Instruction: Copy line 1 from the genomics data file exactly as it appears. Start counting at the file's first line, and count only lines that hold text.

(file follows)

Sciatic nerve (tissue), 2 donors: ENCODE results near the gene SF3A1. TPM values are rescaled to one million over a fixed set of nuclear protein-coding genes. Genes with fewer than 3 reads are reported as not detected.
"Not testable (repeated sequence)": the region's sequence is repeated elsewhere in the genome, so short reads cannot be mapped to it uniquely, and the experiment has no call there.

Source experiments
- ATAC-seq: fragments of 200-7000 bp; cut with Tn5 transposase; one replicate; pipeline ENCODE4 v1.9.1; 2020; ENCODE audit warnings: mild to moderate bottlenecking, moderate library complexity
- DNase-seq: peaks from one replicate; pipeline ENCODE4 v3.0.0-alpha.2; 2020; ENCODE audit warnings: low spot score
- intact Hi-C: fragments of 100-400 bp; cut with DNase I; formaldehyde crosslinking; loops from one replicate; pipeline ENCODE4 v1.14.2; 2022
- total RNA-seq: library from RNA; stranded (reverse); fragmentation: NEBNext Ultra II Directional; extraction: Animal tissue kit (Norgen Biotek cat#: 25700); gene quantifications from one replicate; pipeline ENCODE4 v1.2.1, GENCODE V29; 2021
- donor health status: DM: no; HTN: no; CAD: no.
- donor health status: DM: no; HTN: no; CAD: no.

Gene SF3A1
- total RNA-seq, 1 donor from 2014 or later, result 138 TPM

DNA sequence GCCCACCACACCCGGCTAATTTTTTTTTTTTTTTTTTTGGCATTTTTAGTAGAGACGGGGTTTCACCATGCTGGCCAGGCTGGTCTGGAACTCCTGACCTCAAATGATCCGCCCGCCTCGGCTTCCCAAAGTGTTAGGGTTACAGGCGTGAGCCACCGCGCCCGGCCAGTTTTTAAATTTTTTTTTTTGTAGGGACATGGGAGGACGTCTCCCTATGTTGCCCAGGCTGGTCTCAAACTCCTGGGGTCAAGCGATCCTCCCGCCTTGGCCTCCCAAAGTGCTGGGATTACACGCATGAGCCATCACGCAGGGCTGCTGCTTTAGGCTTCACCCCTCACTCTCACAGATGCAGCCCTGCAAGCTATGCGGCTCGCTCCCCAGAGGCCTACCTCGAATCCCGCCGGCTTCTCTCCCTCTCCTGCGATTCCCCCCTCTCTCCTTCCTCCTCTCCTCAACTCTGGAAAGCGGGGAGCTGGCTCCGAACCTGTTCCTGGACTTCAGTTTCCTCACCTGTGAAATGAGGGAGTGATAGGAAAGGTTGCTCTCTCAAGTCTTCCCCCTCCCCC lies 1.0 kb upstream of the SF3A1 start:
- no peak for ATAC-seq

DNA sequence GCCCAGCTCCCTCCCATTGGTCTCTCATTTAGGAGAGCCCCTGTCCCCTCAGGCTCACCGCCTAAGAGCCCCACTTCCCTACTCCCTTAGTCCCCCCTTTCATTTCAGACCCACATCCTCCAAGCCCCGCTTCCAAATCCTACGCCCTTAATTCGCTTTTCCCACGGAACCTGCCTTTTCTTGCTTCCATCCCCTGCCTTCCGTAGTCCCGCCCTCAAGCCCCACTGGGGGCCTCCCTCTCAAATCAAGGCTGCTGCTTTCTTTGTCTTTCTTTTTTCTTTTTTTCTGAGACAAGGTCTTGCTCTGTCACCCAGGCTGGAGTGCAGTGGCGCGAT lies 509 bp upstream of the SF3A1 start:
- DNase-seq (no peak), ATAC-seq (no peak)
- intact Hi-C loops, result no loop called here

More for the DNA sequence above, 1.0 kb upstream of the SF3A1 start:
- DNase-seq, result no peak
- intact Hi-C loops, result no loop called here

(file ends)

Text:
Sciatic nerve (tissue), 2 donors: ENCODE results near the gene SF3A1. TPM values are rescaled to one million over a fixed set of nuclear protein-coding genes. Genes with fewer than 3 reads are reported as not detected.